Bill Murray, Bill Murray, Bill Murray
'Rock the Kasbah' is a parade of the star's greatest hits
(Video) 'Rock the Kasbah' Movie Trailer: A hapless music promoter discovers a talented singer and takes her to Kabul to compete on the popular show, 'Afghan Star.'
'Rock the Kasbah'
Run time: 1 hour 40 minutes
Stars: Zooey Deschanel, Kate Hudson, Bill Murray, Bruce Willis
Director: Barry Levinson
The primary reason to see Rock the Kasbah is the chance to spend an hour or so in the affable company of Bill Murray.
For many of us, that's plenty reason enough.
Rock the Kasbah is a meandering, good-hearted road picture that envisions Murray as Richie Lanz, a down-on-his-luck music promoter who's trying to make one late-career killing, even if it occurs somewhere in the wilds of Afghanistan.
In fact, this time around we get many Bill Murrays for the price of one. We first encounter Murray as an unrepentant hustler in full-on Ghostbusters mode. He's working out of a cheap L.A. motel room-cum-office, exploiting the dreams of untalented American Idol wannabes by charging them retainer fees. But opportunity knocks when a USO tour booker invites Richie and his one legitimate act (Zooey Deschanel, who comes and goes pretty quickly here) to perform a series of shows in and around Kabul.
It doesn't take long for the whole endeavor to go south, and soon Richie washes up on the streets of Kabul — penniless, passportless and pursued by a stone-cold soldier of fortune (Bruce Willis, doing his steely-eyed crazy-guy thing). This is Murray in Stripes mode, his semi-stoner persona flowing like mercury across the craggy shell of a no-nonsense military type.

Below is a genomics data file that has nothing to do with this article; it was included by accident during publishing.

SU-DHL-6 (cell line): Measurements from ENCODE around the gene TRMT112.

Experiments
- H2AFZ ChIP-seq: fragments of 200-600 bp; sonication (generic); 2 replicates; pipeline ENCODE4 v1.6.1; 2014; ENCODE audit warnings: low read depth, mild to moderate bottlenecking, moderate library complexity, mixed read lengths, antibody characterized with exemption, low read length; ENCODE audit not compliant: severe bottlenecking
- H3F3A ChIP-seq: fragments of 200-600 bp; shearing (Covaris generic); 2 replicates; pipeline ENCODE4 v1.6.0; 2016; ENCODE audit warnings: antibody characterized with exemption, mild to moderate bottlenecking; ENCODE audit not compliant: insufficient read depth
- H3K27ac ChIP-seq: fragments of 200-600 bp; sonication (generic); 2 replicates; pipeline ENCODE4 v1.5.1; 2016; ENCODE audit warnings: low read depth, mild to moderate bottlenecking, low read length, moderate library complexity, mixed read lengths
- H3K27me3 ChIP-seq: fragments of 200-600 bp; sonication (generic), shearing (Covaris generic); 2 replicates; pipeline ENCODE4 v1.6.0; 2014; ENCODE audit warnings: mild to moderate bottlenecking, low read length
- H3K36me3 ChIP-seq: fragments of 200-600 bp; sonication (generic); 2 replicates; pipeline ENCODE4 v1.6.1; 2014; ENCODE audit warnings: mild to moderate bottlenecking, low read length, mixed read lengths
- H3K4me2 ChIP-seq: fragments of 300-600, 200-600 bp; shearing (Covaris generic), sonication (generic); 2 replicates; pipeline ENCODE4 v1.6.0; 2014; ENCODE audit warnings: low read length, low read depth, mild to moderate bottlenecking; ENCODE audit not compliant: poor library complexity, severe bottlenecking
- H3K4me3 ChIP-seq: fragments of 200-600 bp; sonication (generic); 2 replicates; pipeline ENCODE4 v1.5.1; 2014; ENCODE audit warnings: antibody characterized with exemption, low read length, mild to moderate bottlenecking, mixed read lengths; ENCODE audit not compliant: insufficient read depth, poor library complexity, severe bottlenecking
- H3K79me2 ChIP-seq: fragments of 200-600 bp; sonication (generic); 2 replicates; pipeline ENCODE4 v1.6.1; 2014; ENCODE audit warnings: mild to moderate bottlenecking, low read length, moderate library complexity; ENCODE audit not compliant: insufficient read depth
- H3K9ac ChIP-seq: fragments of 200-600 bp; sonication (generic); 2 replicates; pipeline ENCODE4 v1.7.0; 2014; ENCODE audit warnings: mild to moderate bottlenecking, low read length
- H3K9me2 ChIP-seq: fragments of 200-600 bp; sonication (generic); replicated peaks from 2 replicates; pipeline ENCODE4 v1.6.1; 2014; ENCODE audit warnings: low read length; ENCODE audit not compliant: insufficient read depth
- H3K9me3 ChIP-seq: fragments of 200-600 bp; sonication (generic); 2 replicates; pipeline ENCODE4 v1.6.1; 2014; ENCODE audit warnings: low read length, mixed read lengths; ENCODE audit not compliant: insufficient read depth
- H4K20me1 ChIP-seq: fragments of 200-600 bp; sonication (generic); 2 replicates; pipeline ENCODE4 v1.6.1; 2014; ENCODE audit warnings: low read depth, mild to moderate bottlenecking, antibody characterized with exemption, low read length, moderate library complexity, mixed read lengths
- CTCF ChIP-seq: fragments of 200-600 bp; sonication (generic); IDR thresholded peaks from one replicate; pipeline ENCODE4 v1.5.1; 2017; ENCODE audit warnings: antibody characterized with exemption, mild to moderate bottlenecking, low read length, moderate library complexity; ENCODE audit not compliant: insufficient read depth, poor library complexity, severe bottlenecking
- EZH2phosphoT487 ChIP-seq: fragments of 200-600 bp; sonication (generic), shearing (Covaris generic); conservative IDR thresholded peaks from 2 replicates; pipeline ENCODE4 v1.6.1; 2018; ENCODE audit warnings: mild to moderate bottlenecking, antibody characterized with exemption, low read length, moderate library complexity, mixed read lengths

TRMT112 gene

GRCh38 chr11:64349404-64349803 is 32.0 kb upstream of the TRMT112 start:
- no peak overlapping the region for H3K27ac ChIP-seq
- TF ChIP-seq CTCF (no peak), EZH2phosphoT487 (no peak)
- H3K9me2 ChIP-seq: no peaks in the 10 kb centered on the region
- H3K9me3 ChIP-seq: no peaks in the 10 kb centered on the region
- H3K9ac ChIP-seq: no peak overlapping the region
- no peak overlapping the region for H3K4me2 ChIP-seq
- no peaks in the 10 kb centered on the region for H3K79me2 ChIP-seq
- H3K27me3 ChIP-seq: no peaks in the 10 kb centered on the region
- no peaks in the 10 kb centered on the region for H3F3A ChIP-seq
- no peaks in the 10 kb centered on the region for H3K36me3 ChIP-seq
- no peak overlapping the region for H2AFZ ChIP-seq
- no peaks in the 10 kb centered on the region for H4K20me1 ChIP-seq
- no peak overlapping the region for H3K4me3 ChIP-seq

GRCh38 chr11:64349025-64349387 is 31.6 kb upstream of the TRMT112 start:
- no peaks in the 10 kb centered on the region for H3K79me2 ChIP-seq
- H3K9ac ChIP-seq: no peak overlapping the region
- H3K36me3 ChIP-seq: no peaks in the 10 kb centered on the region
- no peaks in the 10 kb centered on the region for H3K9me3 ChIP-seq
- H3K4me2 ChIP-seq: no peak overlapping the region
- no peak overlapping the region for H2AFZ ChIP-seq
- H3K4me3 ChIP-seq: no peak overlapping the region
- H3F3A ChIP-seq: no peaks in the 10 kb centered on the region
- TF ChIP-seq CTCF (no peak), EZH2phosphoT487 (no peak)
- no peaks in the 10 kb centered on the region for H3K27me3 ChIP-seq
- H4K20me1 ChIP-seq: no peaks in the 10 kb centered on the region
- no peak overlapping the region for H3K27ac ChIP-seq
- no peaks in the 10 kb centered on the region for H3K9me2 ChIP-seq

Events dump Richie in a little spot that would be called a backwater if there was any of the stuff within 100 miles. There he overhears a sweet teenage girl who's singing along to a classic Cat Stevens recording. Recognizing her as the Next Big Thing, he decides to take her back to Kabul to compete on the Afghan equivalent of American Idol. This is Murray in St. Vincent mode, his gruff exterior being thawed by the radiance of an innocent. Somewhere along the line, Richie finds time to take up with a hooker with a heart of gold (Kate Hudson), conjuring fond memories of Murray's similar — if far more platonic — fling with Scarlett Johansson in Lost in Translation.
Finally, Richie attempts to endear himself to the girl's warlord father. At a village campfire, he grabs a musician's rebab and, wielding it like an electric guitar, launches into an impromptu rendition of Deep Purple's "Smoke on the Water." In this scene we are revisiting Murray as Nick Ocean, the lounge singer from his Saturday Night Live days. Good thing — it's the film's best moment.
Whew! That's almost more Bill Murrays than we met in Groundhog Day, but they suffice to propel Rock the Kasbah to its sentimental conclusion. You'll quickly understand the wisdom of legendary director Barry Levinson's decision to abandon any sense of structure and let Murray do any damned thing he wanted to.
Cinema purists may quibble. For the rest of us, the Murray the merrier.
Bill Newcott is a writer, editor and movie critic for AARP Media.